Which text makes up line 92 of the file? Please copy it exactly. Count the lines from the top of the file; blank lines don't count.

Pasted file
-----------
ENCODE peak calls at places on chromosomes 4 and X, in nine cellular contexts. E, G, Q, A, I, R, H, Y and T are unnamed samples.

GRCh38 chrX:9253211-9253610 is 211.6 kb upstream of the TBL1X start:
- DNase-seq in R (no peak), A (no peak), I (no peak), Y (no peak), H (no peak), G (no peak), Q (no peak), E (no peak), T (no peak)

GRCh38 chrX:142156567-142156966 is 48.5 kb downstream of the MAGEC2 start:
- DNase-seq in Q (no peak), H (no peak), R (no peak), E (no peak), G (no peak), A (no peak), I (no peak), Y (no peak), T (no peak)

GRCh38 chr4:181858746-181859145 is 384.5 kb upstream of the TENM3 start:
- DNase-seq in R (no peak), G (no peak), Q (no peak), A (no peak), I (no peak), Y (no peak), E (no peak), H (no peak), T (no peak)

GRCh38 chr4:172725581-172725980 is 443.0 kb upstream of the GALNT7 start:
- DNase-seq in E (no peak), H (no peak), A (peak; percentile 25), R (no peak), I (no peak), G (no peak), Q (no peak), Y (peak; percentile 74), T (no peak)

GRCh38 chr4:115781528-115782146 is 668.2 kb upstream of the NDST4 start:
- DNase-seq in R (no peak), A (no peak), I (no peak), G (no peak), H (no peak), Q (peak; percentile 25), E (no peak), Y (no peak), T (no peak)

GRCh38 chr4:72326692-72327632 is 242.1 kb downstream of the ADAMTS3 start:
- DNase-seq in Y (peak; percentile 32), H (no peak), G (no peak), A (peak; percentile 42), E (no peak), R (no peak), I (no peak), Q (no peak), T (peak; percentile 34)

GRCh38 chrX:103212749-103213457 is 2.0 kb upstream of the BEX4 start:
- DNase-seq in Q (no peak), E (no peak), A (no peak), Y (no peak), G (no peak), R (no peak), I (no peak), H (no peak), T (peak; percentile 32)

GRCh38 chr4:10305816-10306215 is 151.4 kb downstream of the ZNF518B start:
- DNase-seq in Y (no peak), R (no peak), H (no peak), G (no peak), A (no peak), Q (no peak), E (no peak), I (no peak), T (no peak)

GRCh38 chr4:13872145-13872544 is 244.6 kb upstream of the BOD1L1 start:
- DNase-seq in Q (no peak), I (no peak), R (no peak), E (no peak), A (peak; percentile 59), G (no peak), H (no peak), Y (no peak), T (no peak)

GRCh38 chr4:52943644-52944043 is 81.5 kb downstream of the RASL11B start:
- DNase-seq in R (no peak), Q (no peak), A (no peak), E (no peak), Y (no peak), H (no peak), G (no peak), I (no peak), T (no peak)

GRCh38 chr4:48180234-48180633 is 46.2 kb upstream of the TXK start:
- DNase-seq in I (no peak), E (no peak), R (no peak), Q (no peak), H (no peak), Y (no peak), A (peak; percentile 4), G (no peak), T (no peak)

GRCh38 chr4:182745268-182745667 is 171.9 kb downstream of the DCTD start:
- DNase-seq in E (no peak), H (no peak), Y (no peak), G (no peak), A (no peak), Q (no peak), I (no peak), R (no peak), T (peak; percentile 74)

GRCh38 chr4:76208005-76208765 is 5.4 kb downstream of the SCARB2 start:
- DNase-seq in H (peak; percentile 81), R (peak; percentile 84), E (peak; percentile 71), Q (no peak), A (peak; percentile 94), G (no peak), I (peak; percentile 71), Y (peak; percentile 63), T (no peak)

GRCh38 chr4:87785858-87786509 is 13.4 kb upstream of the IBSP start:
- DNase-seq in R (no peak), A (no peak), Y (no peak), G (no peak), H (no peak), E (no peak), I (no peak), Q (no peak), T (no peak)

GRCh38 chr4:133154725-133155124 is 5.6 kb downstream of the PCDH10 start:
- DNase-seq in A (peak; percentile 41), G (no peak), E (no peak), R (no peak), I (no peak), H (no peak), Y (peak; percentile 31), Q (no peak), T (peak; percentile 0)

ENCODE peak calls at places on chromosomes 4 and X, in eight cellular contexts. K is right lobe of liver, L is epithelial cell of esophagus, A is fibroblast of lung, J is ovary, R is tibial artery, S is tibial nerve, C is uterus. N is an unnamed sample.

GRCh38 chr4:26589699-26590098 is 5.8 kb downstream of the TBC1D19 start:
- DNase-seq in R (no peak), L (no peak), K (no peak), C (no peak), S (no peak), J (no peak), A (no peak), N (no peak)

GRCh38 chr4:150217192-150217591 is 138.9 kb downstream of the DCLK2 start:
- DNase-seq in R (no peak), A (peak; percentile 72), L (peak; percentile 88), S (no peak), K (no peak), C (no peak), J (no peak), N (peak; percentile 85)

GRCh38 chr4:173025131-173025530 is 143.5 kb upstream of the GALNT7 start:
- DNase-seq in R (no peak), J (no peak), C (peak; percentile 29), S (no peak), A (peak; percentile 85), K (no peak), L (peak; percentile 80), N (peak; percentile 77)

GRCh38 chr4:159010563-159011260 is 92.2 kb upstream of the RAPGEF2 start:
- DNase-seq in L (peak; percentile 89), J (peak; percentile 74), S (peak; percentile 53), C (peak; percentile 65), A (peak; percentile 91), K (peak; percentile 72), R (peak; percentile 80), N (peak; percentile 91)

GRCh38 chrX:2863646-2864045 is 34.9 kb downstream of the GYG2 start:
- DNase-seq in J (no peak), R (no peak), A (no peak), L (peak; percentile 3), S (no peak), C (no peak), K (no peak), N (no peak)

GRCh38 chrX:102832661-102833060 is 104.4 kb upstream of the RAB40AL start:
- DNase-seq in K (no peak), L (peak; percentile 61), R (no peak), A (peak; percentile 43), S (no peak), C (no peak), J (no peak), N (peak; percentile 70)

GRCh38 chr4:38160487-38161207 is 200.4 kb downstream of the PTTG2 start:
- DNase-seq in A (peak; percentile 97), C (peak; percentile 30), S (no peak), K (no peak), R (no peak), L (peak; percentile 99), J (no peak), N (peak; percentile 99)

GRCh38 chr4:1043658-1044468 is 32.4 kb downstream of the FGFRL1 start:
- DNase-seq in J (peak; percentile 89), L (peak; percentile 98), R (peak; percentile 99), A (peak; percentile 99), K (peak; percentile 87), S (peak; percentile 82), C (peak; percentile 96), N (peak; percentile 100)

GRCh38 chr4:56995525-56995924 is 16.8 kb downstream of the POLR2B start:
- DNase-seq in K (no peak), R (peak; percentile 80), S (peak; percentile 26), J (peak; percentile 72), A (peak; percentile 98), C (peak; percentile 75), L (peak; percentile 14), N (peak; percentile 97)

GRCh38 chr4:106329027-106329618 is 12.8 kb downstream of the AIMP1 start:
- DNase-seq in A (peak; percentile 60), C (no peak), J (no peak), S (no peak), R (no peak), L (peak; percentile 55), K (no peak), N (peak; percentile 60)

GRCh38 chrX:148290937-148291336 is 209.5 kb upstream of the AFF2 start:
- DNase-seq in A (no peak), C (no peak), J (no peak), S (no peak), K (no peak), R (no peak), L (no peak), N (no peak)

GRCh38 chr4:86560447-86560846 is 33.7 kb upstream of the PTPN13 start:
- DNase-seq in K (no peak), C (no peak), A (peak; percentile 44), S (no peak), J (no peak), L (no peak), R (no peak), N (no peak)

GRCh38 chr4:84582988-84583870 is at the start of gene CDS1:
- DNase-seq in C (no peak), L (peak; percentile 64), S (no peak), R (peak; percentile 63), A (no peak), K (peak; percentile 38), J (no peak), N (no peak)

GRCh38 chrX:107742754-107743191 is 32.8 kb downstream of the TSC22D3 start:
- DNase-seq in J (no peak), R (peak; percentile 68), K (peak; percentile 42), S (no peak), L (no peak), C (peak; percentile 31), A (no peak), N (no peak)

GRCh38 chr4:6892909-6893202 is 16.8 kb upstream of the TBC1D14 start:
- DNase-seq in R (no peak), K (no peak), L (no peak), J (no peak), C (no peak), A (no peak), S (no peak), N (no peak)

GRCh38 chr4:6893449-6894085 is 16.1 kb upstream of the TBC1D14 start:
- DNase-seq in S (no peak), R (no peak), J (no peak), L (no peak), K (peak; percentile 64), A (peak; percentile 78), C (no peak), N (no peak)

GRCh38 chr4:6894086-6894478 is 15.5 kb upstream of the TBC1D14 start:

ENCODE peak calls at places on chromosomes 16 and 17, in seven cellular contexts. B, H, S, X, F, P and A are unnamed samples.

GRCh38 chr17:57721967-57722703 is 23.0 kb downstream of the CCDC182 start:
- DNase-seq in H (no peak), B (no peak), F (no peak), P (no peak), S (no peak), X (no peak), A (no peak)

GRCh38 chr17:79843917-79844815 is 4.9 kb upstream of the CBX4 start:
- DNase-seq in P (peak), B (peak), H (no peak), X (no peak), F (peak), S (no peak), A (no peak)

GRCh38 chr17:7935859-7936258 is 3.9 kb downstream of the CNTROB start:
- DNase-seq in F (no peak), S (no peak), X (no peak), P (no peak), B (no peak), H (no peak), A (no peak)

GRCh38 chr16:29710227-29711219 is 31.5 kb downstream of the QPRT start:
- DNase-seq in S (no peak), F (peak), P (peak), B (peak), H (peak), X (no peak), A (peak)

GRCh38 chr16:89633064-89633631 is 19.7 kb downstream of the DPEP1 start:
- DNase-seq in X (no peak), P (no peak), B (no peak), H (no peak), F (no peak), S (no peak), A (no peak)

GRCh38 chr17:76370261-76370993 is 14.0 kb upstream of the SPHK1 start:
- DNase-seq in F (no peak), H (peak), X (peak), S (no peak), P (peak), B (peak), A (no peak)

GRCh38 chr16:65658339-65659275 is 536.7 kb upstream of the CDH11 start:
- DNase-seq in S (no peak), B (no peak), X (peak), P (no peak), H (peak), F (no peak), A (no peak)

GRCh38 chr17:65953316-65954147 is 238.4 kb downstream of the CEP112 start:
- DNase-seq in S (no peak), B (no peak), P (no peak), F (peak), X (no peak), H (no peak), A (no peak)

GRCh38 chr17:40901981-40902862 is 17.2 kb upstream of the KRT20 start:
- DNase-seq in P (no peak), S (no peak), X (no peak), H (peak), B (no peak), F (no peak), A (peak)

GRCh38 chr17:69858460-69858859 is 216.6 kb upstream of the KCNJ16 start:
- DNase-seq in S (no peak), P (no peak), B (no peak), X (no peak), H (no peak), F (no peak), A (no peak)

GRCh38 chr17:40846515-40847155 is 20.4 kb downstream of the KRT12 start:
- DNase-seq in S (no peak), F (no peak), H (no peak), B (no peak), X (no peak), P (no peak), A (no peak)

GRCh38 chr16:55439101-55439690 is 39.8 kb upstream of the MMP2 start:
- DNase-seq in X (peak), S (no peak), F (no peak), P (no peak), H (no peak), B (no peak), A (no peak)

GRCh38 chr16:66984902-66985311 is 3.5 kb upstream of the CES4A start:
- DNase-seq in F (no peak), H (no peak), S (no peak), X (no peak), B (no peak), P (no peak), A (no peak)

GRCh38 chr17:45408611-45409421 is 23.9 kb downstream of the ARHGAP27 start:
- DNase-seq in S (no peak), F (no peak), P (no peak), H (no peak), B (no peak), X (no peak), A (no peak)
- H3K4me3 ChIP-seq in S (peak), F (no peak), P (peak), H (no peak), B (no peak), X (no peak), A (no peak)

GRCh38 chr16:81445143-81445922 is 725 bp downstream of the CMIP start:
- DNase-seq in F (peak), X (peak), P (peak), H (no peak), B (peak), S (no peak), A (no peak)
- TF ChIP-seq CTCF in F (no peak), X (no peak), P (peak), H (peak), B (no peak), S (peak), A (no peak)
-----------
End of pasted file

- DNase-seq in F (no peak), H (no peak), S (no peak), X (no peak), B (no peak), P (no peak), A (no peak)